Bipolar disorder, also commonly referred to as manic-depressive illness, is a brain disorder that causes unusual and heightened swings in a person’s mood, energy level, and ability to function. The symptoms of bipolar disorder can be severe and therefore, they are quite different from the normal shifts in mood that everyone goes through on a daily basis. The effects of bipolar disorder can result in broken relationships, poor performance at work or school, self-mutilation, and even suicide. However, in most instances, bipolar disorder can be treated and people with this illness can lead normal and productive lives with the help of medication and therapy.
Bipolar disorder is a manic-depressive psychiatric disorder that causes extreme changes in mood and energy levels, which alternate over extended periods of time. These changes, or episodes, are referred to as mania and depression, and occur in cycles throughout life. Between these episodes, about two-thirds of patients are symptom free, with the remaining patients experiencing lingering symptoms. However, a small percentage of patients experience chronic, persistent symptoms despite treatment (Basile, 2005, p. 166).
There are three different forms of bipolar disorder. “ Bipolar disorder type I is the classic form of the illness, involving recurrent cycles of extreme manic and depressive episodes” (Martin, 2006, p. 305). Mixed states, where both manic and depressive symptoms occur at the same time, also occur frequently with bipolar I patients. “Bipolar II disorder is characterized by major depressive episodes alternating with episodes of hypomania, a milder form of mania” (Martin, 2006, p. 305). Bipolar depression is many times difficult to distinguish from a major depressive episode.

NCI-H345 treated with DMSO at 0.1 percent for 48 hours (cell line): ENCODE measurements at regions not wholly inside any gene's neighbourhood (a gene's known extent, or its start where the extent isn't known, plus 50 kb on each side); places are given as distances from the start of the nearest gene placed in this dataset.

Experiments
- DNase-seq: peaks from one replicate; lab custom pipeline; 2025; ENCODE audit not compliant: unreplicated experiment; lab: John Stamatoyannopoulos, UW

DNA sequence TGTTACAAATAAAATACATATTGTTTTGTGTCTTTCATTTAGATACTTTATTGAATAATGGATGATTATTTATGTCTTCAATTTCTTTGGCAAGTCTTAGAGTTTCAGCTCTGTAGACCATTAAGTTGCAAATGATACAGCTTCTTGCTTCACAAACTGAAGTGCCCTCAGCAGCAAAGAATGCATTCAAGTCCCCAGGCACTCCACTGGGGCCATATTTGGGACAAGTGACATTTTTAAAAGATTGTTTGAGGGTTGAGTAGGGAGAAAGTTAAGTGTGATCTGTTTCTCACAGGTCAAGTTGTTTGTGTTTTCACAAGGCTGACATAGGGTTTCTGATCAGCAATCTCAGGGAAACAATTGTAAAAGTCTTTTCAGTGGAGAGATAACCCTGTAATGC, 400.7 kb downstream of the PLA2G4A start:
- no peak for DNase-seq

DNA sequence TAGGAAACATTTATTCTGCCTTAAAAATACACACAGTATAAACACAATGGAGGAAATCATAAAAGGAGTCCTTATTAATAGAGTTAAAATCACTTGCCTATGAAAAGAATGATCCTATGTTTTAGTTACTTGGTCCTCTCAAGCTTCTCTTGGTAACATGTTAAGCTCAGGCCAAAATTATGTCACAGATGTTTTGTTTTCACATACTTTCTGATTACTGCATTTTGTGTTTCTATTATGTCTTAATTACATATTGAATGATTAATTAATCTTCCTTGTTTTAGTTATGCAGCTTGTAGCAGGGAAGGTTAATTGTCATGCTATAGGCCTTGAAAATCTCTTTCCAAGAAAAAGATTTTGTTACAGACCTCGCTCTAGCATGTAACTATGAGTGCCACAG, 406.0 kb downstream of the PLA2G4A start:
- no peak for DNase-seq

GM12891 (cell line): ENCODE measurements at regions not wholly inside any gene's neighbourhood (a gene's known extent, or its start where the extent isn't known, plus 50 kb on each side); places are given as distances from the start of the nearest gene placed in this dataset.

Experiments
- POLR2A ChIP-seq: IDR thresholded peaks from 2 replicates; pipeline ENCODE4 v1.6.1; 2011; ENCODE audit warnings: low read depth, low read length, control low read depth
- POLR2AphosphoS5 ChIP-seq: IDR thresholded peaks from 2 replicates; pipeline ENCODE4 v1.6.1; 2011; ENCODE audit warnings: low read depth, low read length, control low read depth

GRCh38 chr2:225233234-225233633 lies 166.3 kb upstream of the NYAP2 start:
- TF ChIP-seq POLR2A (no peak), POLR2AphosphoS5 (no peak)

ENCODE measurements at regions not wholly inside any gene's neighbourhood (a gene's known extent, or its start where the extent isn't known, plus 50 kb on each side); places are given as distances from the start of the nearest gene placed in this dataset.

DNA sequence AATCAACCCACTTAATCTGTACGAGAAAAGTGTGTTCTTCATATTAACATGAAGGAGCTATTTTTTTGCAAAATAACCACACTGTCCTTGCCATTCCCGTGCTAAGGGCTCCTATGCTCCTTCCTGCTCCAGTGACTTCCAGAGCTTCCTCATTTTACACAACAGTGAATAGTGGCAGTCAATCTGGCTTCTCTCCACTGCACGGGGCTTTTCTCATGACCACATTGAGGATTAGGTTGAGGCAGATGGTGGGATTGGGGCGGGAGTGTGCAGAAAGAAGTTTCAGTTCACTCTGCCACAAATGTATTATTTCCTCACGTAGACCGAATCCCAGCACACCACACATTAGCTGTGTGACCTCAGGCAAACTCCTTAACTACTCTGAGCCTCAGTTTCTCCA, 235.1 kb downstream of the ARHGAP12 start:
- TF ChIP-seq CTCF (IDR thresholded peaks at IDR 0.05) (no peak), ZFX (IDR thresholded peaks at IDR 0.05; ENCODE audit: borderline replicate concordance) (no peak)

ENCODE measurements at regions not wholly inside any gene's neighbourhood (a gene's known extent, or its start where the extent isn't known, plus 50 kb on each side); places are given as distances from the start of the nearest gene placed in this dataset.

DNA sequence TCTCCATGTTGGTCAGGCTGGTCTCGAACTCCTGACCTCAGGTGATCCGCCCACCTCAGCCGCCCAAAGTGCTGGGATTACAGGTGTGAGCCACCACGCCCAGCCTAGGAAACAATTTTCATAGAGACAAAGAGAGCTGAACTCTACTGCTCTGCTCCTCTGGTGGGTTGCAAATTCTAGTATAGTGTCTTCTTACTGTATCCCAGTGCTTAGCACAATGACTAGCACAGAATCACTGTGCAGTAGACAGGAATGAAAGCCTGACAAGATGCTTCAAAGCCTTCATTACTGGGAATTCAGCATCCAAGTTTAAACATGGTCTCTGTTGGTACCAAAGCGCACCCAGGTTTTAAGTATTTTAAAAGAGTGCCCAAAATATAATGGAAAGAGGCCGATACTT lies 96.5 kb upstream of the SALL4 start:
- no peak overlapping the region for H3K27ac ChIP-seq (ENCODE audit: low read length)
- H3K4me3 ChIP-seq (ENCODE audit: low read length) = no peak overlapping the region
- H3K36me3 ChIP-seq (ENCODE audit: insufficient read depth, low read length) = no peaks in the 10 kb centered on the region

A third type, rapid-cycling bipolar disorder, involves four or more episodes of illness occurring within a year. Multiple episodes may occur within one week or day. Rapid cycling tends to occur later in the course of the illness and is most common in women. Rapid cycling bipolar disorder occurs in up to 20 percent of bipolar I and II patients and it is very hard to differentiate from mixed states (Martin, 2006, p. 305).
Bipolar disorder affects approximately 3 million American adults each year. Although there are many suffering from the disorder, doctors are still uncertain as to what causes bipolar disorder. Bipolar disorder can be found in men and women equally. In most cases, it begins between ages 15 – 25 but it is usually initially misdiagnosed in younger patients. The precise cause is still unknown, but due to the fact that, “two-thirds of bipolar patients have a family history of affective or emotional disorders, researchers have searched for a genetic link to the disorder” (Ford-Martin & Olde, 2005, p.229). Studies have discovered numerous potential genetic connections to the tendency for bipolar disorder. Another possible biological cause under investigation is the existence of an...